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Thread: What is: Ricotta "inpastata" cheese?

  1. #1
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    Question What is: Ricotta "inpastata" cheese?

    I've googled, Jeeve'd, and looked in an Italian/English dictionary. It's popping up in an Emeril recipe for cannoli filling and a Cassata Siciliana. It's the "inpastata" part that driving me nuts. Anybody know what the word is referring to? or what the translation is?

    TIA
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  2. #2
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    Well that's a new one by me! Did you call Cowgirl Creamery to ask? Maybe Angelina will pop by and illuminate. If I had to bet (and I'm glad I don't) I would think it meant drained of its liquid.
    O! Angelina! Dove sei??

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    Canice's guess is accurate, it's a top quality ricotta cheese with less moisture.

    It's usually spelled impastata.

    This link suggests a reasonable substitute can be made by draining regular ricotta overnight:

    http://www.rapidcityjournal.com/reci...arc.php?id=573

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    Hi there. Us West Coast girls never sleep...

    Funny you should mention Cowgirl....found another site for fromage blanc today (igourmet.com), but they are just retailing product from that other site Vermont Butter & Creamery (?) I posted on the original thread.

    This "cheese thing" must be my foodie curse (LOL). My guess for the ricotta was "drained" also, only because of the type of recipe it was being used in. I was thinking that answer would be too obvious and that it must mean something else . Maybe I should ask Emeril instead of Jeeves
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    Quote Originally Posted by foodfly
    Maybe I should ask Emeril instead of Jeeves
    Oh boy, ask Emeril!
    I don't hate him as so many do, but it makes me nutty when he has the opportunity to impart actual information but opts instead to say, "it's a Food o' Love thing" or "to make it happy" or, worse, calling fond "nummies" without explaining why deglazing is important. Grrrrr!! :mad:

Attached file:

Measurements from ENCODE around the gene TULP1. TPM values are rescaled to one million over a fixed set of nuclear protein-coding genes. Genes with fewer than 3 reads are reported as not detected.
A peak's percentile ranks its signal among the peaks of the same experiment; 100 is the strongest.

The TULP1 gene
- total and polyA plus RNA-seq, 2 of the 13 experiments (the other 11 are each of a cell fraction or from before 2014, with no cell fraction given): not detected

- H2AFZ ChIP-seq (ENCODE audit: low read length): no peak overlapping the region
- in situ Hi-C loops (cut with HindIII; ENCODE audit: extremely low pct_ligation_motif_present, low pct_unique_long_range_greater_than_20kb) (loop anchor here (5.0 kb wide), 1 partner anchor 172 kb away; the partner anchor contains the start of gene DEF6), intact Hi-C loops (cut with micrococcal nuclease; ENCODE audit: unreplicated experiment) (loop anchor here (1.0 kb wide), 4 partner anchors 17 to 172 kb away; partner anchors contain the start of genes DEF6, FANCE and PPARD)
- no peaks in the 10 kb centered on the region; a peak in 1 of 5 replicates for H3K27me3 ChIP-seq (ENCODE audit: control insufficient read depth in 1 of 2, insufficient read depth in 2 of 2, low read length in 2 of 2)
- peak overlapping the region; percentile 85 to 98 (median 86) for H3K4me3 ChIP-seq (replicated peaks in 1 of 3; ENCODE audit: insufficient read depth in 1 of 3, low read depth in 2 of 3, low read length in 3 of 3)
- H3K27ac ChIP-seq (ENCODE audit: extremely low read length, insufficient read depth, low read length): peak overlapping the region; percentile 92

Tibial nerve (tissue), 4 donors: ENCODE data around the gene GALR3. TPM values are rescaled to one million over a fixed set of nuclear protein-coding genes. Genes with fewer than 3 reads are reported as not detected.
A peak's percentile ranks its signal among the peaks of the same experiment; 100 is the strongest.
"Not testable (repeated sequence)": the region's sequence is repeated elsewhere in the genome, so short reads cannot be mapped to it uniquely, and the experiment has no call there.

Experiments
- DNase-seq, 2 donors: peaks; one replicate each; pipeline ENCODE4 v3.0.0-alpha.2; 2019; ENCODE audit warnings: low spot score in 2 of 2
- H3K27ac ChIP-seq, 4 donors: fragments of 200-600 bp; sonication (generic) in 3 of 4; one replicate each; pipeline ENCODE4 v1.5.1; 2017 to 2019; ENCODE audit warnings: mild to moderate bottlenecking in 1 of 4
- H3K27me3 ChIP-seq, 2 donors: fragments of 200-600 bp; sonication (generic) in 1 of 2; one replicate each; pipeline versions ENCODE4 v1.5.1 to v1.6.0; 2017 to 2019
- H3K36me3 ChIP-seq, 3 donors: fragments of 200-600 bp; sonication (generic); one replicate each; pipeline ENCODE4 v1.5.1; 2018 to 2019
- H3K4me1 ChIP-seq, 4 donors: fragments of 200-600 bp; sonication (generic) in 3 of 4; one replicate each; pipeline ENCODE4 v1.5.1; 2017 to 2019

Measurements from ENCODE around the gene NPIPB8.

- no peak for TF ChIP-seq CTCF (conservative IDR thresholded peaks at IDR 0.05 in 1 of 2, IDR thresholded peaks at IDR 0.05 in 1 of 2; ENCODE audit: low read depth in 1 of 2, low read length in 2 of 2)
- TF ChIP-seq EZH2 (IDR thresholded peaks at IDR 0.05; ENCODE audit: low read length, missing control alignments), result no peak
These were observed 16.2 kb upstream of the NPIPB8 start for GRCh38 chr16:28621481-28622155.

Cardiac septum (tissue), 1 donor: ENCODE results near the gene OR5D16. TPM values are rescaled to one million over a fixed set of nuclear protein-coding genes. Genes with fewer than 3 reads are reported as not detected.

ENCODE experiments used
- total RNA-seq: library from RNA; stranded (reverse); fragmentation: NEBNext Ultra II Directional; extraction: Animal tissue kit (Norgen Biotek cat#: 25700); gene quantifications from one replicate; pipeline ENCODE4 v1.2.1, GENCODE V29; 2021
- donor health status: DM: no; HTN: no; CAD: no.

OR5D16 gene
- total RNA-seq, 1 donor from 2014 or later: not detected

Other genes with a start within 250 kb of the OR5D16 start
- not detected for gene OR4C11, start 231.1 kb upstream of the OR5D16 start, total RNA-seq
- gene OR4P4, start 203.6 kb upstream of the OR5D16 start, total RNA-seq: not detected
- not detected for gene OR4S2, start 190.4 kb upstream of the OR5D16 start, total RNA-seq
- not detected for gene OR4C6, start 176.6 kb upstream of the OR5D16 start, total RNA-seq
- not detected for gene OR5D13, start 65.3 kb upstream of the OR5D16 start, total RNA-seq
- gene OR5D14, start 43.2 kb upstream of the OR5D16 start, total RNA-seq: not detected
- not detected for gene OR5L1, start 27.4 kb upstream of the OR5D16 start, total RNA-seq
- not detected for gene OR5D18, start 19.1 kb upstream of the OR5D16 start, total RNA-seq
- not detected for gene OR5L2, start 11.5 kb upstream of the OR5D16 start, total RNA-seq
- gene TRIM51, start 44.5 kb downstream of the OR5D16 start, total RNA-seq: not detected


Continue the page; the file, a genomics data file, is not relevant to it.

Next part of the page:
(BTW, I did know you were kidding there!)

  6. #6
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    "impastata" not "inpastata"
    And that's where my search failed. Don't know why they had to make a simple recipe appear complicated. They could have noted what to look for at the bottom of the recipe and/or provided alternate instructions if the ricotta impastata was not available.

    Don't think I will find ricotta from buffalo or sheep's milk, so draining "regular" ricotta (fresh from the Italian store) overnight it is.

    Thanks so much for the link.
    Life ain't Certain. Ride Your Best Horse First

  7. #7
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    Quote Originally Posted by foodfly
    ...My guess for the ricotta was "drained" also, only because of the type of recipe it was being used in....
    Well, "inpastata" should mean rendered into a paste or dough, but an "n" in such cases is often replaced with an "m" simply because it's easier to say the word - sort of like the way we say "aN" ounce, rather than "a" ounce.

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    Quote Originally Posted by foodfly
    Don't think I will find ricotta from buffalo ....
    No, no, no: Bufala! Milk can come only from a bufala, not a bufalo! I think we could make this all a lot more complicated if we tried!

  9. #9
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    Quote Originally Posted by Canice
    Oh boy, ask Emeril!
    I don't hate him as so many do, but it makes me nutty when he has the opportunity to impart actual information but opts instead to say, "it's a Food o' Love thing" or "to make it happy" or, worse, calling fond "nummies" without explaining why deglazing is important. Grrrrr!! :mad:

    (BTW, I did know you were kidding there!)
    I've never paid much attention to him even though he appears on TV alot; however, I do visit his website and I have had some success with his recipes; hence, he got my attention. But if he wants to use ingredients/techniques the general public is not familiar with and successfully present himself as a "mainstream" chef, I agree, he is obligated to explain better. Do you think he reads the CLBB?
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  10. #10
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    you could ask Mario Batali...or Lidia Bastianich? Or Giada?
    Kim

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    Quote Originally Posted by Canice
    No, no, no: Bufala! Milk can come only from a bufala, not a bufalo! I think we could make this all a lot more complicated if we tried!
    Then it would have to be "bufala" and "ewe" milk ricotta. Oh, no!
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  12. #12
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    NOT Bufula or Ewe! It’s a production method.

    I’ve discovered that “impastata” refers to a ricotta cheese making “method” (No flotation”) and NOT the animal used for its milk as we originally thought. For example, for Impastata cheese the pH of the milk is significantly decreased by adding more acid than is normal for Ricotta and agitation is applied to the curd appearing, both actions leading to the curd mass settling to the bottom of the vat instead of floating on the surface.

    Ricotta impastata is widely used for making ravioli and manicotti fillings as well as Italian pastries.

    Still working on locating some to purchase. Specifically, that made by Calabro Cheese Corp.
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  13. #13
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    I wondered where the bufala part came in! (Though in Italy it's usually made of sheep's milk.)

    Interesting about the difference in method; I wouldn't have thought it was something done at the front end of production. Now to find a source! Well, you probably saw this one but it's in Connecticut. I'll let you know if I see anything but it sure looks doubtful, doesn't it?